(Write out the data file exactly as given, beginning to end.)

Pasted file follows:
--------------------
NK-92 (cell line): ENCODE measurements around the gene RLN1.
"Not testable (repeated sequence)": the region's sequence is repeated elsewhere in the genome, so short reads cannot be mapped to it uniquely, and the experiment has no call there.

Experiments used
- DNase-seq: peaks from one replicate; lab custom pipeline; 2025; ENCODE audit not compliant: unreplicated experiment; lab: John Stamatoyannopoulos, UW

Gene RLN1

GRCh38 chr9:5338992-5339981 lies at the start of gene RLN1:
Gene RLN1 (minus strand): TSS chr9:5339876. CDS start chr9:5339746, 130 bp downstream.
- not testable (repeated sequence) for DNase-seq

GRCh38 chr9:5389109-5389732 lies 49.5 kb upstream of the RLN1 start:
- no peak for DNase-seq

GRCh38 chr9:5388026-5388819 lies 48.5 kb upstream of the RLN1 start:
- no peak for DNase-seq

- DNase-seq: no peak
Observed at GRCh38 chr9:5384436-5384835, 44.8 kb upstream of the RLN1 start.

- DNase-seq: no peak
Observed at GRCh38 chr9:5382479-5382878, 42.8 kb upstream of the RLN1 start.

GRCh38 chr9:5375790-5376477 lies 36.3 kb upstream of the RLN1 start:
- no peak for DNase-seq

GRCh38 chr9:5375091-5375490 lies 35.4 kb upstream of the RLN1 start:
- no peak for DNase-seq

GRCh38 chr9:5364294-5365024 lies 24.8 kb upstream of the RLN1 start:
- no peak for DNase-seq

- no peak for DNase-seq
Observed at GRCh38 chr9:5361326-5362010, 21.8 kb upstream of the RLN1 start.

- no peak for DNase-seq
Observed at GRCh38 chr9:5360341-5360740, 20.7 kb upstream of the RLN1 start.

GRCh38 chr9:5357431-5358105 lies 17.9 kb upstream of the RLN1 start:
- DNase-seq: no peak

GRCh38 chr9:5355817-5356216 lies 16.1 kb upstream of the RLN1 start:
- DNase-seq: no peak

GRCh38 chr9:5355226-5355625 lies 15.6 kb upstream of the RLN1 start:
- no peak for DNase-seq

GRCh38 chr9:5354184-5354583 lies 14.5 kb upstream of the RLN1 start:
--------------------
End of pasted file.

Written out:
NK-92 (cell line): ENCODE measurements around the gene RLN1.
"Not testable (repeated sequence)": the region's sequence is repeated elsewhere in the genome, so short reads cannot be mapped to it uniquely, and the experiment has no call there.

Experiments used
- DNase-seq: peaks from one replicate; lab custom pipeline; 2025; ENCODE audit not compliant: unreplicated experiment; lab: John Stamatoyannopoulos, UW

Gene RLN1

GRCh38 chr9:5338992-5339981 lies at the start of gene RLN1:
Gene RLN1 (minus strand): TSS chr9:5339876. CDS start chr9:5339746, 130 bp downstream.
- not testable (repeated sequence) for DNase-seq

GRCh38 chr9:5389109-5389732 lies 49.5 kb upstream of the RLN1 start:
- no peak for DNase-seq

GRCh38 chr9:5388026-5388819 lies 48.5 kb upstream of the RLN1 start:
- no peak for DNase-seq

- DNase-seq: no peak
Observed at GRCh38 chr9:5384436-5384835, 44.8 kb upstream of the RLN1 start.

- DNase-seq: no peak
Observed at GRCh38 chr9:5382479-5382878, 42.8 kb upstream of the RLN1 start.

GRCh38 chr9:5375790-5376477 lies 36.3 kb upstream of the RLN1 start:
- no peak for DNase-seq

GRCh38 chr9:5375091-5375490 lies 35.4 kb upstream of the RLN1 start:
- no peak for DNase-seq

GRCh38 chr9:5364294-5365024 lies 24.8 kb upstream of the RLN1 start:
- no peak for DNase-seq

- no peak for DNase-seq
Observed at GRCh38 chr9:5361326-5362010, 21.8 kb upstream of the RLN1 start.

- no peak for DNase-seq
Observed at GRCh38 chr9:5360341-5360740, 20.7 kb upstream of the RLN1 start.

GRCh38 chr9:5357431-5358105 lies 17.9 kb upstream of the RLN1 start:
- DNase-seq: no peak

GRCh38 chr9:5355817-5356216 lies 16.1 kb upstream of the RLN1 start:
- DNase-seq: no peak

GRCh38 chr9:5355226-5355625 lies 15.6 kb upstream of the RLN1 start:
- no peak for DNase-seq

GRCh38 chr9:5354184-5354583 lies 14.5 kb upstream of the RLN1 start: